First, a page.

Day 38 Warroad Minnesota to Fort Frances Ontario
At the border, the agent comes out to tell me to come on in
It was another one of those 8 hour 100 mile days riding into the wind. Well, not quite, but close at 7:45 and 95 miles. And then there was ten miles or so of rain, some of it heavy, as a thunderstorm passed over, and another 30 miles of riding in light rain and/or on wet roads. Despite all of the above, it was pretty good day of riding.
Heading out from Warroad on MN 11
When I first got up this morning, at 7:30, it was raining. I went back to bed and, when I got up again at 8:30, the rain had stopped and the sun was shining. With my late start and the need to re-pack more stuff than usual because of my rest and maintenance day, I didn't get off till about 10 AM. As I rode out of Warroad, the wind was at 10 mph or so, right in my face.
Marvin Windows, Warroad's big employer, and flag at 10 AM
The wind was out of the south-east and and shifted around to the south for most of the day. It shifted back to the east late in the day. The wind speed varied during the day, but was always from the south -southeast - east, except during the thunderstorm. It finally weakened after 6 PM. This was a good day for having several evenly spaced gears usable in the 11 to 15 mph range since, as the wind changed (sometimes) or was blocked by trees (more often), my speed varied from 11 mph to 15 mph. I averaged 12.5 mph for the day, and I think at least .5 mph of that is due to having meshed the gearing (big ring gears fall the in between the middle ring gears) so that I could maximize my speed as wind conditions varied. I've made a lot of use of my 'step and a half' gearing since I left the foothills of the Canadian Rockies.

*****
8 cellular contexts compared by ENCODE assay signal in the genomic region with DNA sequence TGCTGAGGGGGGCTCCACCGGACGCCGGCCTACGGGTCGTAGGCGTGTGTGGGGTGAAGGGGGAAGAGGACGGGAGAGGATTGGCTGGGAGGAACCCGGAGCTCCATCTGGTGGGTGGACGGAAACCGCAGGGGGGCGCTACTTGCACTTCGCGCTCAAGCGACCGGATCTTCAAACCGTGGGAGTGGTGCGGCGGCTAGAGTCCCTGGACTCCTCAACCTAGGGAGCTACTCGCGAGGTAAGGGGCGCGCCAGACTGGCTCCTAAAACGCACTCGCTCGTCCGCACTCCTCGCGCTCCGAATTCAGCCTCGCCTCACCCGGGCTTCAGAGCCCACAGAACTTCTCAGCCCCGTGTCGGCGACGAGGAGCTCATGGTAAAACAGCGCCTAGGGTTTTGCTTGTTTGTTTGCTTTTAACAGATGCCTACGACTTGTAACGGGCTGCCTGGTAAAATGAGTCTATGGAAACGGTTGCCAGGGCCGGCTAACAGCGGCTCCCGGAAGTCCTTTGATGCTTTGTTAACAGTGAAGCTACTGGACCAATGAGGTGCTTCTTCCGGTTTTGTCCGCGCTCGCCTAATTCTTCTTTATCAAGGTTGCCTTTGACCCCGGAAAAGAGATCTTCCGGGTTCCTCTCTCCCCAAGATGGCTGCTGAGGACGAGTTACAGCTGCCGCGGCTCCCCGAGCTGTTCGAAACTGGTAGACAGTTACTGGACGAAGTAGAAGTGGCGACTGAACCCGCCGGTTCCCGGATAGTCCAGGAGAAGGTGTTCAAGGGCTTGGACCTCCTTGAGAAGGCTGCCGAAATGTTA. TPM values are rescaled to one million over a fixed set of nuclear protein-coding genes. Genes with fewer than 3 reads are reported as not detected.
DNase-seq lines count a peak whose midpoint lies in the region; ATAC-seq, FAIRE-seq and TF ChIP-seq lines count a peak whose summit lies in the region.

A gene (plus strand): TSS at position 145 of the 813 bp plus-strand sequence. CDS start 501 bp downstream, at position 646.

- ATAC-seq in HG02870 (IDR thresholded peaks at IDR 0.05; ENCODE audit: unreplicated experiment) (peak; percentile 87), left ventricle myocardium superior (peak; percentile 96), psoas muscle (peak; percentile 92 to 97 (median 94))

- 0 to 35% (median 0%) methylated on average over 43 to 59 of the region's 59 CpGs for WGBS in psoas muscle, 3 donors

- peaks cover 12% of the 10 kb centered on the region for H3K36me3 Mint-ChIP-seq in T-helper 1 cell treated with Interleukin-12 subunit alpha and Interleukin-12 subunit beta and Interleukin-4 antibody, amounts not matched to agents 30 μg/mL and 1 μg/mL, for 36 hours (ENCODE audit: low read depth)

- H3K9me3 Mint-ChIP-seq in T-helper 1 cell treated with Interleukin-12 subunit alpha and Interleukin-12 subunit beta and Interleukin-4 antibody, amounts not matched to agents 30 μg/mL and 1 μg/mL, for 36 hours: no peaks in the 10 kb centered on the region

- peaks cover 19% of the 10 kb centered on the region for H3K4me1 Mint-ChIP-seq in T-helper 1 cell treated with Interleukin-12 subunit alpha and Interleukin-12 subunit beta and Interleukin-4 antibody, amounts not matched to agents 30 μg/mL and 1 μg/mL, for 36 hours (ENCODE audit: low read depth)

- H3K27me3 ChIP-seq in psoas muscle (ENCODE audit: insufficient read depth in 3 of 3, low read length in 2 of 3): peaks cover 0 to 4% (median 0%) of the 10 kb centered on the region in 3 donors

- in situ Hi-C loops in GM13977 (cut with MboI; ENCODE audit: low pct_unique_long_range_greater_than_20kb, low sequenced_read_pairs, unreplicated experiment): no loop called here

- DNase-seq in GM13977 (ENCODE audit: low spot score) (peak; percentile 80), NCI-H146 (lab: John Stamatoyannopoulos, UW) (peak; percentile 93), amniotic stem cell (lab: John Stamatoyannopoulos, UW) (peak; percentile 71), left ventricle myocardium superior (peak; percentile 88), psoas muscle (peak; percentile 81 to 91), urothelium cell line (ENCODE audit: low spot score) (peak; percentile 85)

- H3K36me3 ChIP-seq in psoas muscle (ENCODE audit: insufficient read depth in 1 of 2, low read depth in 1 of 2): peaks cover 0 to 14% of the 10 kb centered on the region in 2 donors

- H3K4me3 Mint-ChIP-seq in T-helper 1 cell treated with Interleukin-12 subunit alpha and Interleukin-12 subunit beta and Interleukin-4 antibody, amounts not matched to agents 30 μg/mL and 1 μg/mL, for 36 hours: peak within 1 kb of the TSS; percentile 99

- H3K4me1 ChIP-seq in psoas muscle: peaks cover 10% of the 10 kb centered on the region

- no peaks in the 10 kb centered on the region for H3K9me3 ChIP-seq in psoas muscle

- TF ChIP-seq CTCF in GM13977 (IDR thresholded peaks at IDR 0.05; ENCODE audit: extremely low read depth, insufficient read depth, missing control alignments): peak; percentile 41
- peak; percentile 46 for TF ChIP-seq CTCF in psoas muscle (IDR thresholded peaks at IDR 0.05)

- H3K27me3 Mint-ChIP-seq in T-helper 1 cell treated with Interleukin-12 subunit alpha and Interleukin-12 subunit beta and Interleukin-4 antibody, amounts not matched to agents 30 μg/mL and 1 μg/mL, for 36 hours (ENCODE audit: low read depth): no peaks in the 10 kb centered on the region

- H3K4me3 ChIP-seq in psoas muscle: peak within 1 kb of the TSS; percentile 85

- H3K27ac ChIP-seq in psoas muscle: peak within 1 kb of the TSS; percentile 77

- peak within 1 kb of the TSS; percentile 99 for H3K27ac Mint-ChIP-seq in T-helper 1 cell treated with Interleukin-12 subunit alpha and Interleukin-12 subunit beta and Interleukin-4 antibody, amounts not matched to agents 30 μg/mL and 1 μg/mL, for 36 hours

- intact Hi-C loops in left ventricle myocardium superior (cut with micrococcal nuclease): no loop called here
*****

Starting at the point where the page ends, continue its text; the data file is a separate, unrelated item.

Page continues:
I checked on available services before I left the motel and was told there weren't many after Baudette. Before Baudette, at 36 miles, there were little towns at about ten mile intervals, most having a store and a café. I stopped at the first one with services, Roosevelt, for a second breakfast, but had to settle for a first lunch since they stopped serving breakfast at 11 AM. I'd averaged just over 11 mph for that first hour into the wind and reached Roosevelt just after 11.
The café is in the building behind the sign
When I left Roosevelt, the wind seemed to have died down a bit. Some of that may have been due to the trees on the south side of the road, or maybe the two cups of coffee. Anyway, getting on down the road was easier after that stop. The road had a rideable shoulder all day, and was smooth most of the day.
MN 11 and Canadian National train
Most of today's route was along railroad tracks used by Canadian National railroad. I saw at least half a dozen trains today, all CN and all quite long. Riding on roads that parallel train tracks is flat riding. There was little climbing till after Emo ONT which is only 20 miles from Fort Frances. The wind made up for the lack of hills. The flies were not bad, although I did get bitten once. Pretty much all of this ride was through farming country, not through the woods where the flies are.
I stopped once 'in the bushes' after Roosevelt and before Baudette. Actually it was hard to find a good pace to stop because all of the land was farmed. In Baudette, I stopped for my second lunch before crossing the border. It was an OK lunch, but I really should have waited to Rainy River, on the other side of the border and saved a few dollars.